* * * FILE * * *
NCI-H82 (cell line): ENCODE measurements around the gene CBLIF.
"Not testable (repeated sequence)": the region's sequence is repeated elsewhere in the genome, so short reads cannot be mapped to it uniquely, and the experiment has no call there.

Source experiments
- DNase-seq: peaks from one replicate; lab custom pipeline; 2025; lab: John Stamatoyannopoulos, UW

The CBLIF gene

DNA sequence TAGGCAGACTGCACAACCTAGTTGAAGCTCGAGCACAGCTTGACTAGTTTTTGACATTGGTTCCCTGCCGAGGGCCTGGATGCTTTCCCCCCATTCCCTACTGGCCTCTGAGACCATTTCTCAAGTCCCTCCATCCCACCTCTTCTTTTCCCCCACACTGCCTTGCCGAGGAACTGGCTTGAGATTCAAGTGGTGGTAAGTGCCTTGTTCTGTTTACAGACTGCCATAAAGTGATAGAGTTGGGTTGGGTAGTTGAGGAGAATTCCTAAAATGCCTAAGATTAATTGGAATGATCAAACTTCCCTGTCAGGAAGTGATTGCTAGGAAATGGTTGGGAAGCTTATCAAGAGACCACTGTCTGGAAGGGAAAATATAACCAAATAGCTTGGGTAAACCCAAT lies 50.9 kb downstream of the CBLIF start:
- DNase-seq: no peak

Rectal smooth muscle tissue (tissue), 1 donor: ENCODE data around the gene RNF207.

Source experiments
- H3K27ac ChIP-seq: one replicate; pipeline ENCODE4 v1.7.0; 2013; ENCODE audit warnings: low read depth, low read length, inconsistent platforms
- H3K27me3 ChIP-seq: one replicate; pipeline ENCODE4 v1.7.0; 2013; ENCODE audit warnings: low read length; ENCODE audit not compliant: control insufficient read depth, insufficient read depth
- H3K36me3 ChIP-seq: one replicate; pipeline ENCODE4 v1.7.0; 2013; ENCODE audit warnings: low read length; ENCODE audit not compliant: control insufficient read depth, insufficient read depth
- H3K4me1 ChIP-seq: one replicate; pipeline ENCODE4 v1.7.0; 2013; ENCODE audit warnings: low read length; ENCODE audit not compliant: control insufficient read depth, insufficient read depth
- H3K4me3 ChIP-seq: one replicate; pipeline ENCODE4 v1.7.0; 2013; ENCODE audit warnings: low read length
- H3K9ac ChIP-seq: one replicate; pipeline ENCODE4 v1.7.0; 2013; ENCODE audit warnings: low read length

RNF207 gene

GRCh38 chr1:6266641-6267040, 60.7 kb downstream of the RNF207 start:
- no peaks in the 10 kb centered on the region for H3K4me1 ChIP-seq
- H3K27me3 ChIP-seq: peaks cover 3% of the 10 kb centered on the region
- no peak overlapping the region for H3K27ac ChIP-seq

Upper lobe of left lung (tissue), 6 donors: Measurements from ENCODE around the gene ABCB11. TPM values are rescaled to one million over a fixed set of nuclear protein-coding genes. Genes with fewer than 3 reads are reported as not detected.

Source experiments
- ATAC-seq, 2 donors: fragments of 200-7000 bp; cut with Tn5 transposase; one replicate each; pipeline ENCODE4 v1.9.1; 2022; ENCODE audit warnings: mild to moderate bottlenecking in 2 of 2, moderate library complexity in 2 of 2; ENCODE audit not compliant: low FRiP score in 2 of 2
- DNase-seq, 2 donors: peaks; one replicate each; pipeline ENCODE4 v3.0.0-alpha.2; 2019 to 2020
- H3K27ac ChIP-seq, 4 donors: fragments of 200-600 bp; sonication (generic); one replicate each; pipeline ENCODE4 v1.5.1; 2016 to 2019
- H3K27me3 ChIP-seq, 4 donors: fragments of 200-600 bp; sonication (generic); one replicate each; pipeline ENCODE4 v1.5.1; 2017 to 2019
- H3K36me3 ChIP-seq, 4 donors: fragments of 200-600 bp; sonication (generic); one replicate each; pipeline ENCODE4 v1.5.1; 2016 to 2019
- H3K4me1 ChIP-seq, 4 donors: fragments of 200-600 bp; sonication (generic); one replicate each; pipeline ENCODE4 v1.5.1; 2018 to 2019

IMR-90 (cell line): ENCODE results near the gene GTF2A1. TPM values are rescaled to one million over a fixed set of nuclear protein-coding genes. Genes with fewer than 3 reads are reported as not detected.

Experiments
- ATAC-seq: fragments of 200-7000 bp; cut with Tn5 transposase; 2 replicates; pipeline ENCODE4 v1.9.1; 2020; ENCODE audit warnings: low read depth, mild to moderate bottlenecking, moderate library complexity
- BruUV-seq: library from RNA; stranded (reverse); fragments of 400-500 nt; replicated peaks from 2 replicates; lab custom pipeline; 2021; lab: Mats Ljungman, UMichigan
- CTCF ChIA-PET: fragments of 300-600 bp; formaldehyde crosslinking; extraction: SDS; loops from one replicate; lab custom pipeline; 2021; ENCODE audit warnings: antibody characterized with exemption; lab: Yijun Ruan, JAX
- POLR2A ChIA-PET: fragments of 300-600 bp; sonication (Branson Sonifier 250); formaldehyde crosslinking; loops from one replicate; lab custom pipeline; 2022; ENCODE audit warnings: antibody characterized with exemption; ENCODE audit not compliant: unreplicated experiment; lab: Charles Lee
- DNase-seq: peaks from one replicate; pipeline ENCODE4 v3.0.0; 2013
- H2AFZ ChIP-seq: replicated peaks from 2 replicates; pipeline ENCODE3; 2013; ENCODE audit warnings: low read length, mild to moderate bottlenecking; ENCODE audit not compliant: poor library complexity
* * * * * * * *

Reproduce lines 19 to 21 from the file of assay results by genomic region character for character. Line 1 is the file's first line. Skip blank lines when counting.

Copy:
- H3K27me3 ChIP-seq: peaks cover 3% of the 10 kb centered on the region
- no peak overlapping the region for H3K27ac ChIP-seq

Upper lobe of left lung (tissue), 6 donors: Measurements from ENCODE around the gene ABCB11. TPM values are rescaled to one million over a fixed set of nuclear protein-coding genes. Genes with fewer than 3 reads are reported as not detected.